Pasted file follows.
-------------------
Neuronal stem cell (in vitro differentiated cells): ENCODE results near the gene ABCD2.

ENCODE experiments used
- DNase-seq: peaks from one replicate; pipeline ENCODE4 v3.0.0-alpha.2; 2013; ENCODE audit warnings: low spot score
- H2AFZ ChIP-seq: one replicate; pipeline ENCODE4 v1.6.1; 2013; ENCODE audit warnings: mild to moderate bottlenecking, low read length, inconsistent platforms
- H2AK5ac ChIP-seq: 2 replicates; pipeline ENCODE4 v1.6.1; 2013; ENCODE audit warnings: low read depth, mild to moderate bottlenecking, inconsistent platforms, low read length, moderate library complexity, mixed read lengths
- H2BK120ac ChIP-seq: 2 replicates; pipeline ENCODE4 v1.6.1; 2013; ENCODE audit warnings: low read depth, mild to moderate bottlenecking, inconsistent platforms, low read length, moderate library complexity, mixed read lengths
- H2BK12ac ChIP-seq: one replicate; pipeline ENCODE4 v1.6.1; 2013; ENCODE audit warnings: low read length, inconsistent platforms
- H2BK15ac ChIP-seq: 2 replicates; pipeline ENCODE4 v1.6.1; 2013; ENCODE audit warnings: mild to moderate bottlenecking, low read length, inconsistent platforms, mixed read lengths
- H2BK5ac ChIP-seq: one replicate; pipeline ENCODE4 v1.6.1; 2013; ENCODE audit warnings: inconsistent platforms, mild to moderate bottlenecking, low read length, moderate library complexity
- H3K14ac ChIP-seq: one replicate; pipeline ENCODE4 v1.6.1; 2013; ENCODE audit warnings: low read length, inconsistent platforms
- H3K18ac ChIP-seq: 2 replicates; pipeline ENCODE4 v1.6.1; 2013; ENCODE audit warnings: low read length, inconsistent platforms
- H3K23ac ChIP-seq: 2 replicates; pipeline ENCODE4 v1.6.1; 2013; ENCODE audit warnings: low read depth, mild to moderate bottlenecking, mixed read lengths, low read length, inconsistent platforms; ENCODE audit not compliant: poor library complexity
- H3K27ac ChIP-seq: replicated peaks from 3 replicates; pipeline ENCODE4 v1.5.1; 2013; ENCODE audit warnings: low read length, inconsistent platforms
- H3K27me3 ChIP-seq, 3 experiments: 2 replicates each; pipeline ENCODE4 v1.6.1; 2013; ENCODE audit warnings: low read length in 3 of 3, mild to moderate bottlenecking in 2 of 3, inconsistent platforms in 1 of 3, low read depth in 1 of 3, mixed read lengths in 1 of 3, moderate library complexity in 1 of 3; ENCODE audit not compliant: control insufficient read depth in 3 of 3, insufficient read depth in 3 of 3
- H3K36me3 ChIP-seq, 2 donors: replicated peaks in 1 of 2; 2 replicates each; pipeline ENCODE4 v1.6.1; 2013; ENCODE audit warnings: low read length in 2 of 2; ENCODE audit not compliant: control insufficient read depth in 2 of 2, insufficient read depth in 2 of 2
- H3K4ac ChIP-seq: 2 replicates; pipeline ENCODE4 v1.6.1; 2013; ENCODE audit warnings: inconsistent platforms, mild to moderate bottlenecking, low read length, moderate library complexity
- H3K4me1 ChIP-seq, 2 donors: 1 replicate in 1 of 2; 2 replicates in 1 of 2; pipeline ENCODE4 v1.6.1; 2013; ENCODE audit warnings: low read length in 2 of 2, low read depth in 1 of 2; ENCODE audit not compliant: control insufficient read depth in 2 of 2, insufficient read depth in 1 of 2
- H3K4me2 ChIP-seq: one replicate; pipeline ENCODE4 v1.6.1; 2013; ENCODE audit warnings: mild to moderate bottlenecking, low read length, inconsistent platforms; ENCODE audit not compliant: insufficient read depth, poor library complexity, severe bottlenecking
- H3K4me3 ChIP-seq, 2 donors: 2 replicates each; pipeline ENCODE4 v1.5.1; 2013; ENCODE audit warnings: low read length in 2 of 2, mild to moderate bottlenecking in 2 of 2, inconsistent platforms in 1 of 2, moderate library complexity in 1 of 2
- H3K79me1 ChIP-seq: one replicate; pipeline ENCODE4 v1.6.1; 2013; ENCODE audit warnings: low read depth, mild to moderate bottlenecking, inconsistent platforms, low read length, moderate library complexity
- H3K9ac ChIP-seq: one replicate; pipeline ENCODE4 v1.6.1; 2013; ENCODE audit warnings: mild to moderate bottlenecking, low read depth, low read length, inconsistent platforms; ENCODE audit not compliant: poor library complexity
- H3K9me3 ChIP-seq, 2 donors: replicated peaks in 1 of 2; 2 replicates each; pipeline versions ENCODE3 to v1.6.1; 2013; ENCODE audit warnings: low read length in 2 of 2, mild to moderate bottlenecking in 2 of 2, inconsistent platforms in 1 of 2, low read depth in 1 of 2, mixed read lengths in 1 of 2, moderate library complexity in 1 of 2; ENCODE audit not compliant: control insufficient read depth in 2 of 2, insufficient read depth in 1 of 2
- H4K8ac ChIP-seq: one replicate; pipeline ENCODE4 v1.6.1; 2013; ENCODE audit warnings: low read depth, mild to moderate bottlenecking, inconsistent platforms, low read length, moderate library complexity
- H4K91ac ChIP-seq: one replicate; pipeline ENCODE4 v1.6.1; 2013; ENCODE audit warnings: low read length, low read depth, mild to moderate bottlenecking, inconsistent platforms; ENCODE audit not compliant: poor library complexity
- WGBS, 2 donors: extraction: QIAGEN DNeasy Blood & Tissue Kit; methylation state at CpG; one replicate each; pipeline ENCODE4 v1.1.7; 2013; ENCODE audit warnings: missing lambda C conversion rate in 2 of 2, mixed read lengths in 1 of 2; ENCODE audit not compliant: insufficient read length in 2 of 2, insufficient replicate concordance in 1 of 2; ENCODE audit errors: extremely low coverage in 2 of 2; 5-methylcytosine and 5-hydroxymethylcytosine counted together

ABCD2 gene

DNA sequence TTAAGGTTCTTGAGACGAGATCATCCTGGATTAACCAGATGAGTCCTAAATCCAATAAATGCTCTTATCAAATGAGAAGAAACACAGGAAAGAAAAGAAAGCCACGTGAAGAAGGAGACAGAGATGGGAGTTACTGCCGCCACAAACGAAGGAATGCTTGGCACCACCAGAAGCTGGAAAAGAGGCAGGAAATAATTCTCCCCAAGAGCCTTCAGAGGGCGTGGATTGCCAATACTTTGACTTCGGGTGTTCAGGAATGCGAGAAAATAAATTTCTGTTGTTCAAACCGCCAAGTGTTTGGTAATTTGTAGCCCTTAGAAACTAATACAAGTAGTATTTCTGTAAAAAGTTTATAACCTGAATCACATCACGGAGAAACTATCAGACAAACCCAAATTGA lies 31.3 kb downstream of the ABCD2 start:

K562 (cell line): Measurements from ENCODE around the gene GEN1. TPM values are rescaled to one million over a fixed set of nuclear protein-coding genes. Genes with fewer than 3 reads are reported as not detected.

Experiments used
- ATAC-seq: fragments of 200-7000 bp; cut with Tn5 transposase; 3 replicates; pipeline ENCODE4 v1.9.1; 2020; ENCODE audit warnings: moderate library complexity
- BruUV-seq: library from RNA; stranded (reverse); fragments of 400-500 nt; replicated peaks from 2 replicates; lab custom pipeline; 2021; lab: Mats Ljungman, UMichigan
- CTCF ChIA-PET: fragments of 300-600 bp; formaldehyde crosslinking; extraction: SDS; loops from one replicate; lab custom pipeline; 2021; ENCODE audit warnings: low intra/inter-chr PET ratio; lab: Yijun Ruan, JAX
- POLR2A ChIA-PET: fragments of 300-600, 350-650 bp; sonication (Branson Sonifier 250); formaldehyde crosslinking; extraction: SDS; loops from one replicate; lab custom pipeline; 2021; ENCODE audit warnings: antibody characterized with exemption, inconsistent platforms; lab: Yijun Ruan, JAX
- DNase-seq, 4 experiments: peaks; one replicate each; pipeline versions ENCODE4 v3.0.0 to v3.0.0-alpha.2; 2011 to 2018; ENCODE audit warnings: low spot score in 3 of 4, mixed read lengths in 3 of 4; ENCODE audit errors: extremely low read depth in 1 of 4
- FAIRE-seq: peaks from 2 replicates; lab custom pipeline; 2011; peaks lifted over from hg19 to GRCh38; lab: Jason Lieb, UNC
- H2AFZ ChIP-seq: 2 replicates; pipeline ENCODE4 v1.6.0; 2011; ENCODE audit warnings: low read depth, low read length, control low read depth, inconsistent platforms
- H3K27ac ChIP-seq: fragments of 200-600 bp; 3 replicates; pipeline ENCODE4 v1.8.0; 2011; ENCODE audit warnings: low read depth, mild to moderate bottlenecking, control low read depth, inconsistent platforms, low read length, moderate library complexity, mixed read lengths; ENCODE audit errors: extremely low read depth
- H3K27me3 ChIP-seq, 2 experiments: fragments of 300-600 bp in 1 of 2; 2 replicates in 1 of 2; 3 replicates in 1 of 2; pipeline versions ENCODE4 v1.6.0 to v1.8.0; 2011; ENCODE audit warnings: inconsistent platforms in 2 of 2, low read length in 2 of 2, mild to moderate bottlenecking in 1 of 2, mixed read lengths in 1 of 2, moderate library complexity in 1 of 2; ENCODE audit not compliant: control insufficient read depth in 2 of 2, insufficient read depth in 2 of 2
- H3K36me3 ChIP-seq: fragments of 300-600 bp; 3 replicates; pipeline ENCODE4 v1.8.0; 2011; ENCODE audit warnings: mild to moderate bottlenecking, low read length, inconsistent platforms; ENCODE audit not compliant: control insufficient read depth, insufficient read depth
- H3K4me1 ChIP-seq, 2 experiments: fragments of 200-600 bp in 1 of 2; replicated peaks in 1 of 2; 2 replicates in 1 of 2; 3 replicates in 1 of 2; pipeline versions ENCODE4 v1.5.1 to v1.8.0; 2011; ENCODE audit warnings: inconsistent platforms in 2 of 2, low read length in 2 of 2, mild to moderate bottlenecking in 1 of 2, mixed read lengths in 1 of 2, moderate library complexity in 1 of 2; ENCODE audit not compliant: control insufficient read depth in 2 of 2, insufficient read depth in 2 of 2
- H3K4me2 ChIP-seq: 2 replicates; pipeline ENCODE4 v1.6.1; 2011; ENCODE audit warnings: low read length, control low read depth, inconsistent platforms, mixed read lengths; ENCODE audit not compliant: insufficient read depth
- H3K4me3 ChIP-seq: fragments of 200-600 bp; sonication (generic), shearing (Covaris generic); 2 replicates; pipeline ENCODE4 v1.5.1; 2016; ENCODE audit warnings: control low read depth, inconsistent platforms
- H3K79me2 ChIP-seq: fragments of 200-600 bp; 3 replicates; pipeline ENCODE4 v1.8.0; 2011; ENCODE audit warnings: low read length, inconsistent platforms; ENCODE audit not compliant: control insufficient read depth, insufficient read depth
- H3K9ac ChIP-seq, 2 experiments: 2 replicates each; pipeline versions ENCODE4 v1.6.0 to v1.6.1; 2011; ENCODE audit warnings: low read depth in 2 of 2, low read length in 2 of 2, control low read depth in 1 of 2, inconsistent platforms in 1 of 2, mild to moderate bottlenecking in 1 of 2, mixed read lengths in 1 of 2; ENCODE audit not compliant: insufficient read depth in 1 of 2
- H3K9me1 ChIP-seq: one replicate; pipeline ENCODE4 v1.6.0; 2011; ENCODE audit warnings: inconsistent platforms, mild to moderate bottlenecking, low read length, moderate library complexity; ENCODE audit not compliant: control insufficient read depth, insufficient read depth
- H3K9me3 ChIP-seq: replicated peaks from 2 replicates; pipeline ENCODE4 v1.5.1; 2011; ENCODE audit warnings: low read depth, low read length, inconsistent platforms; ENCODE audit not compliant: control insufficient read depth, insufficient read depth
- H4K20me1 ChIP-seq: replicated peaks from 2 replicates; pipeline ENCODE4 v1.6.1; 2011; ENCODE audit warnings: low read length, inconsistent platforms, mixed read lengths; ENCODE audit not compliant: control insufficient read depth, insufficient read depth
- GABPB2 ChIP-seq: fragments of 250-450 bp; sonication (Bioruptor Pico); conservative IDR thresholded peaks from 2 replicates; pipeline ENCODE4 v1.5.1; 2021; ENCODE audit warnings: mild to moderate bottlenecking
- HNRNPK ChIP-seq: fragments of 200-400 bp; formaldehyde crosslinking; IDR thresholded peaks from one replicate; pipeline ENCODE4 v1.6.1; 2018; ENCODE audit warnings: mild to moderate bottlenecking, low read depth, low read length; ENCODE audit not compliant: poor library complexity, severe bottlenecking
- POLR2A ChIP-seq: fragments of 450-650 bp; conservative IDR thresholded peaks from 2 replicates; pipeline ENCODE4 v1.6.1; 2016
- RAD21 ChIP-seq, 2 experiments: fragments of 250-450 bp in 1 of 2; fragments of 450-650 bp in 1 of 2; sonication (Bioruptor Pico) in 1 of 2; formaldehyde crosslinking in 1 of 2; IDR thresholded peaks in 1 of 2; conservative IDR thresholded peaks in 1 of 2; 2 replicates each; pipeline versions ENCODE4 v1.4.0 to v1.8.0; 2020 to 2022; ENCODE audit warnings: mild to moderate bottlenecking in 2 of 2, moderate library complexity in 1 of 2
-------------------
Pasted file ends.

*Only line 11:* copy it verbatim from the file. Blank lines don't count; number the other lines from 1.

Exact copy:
- H3K18ac ChIP-seq: 2 replicates; pipeline ENCODE4 v1.6.1; 2013; ENCODE audit warnings: low read length, inconsistent platforms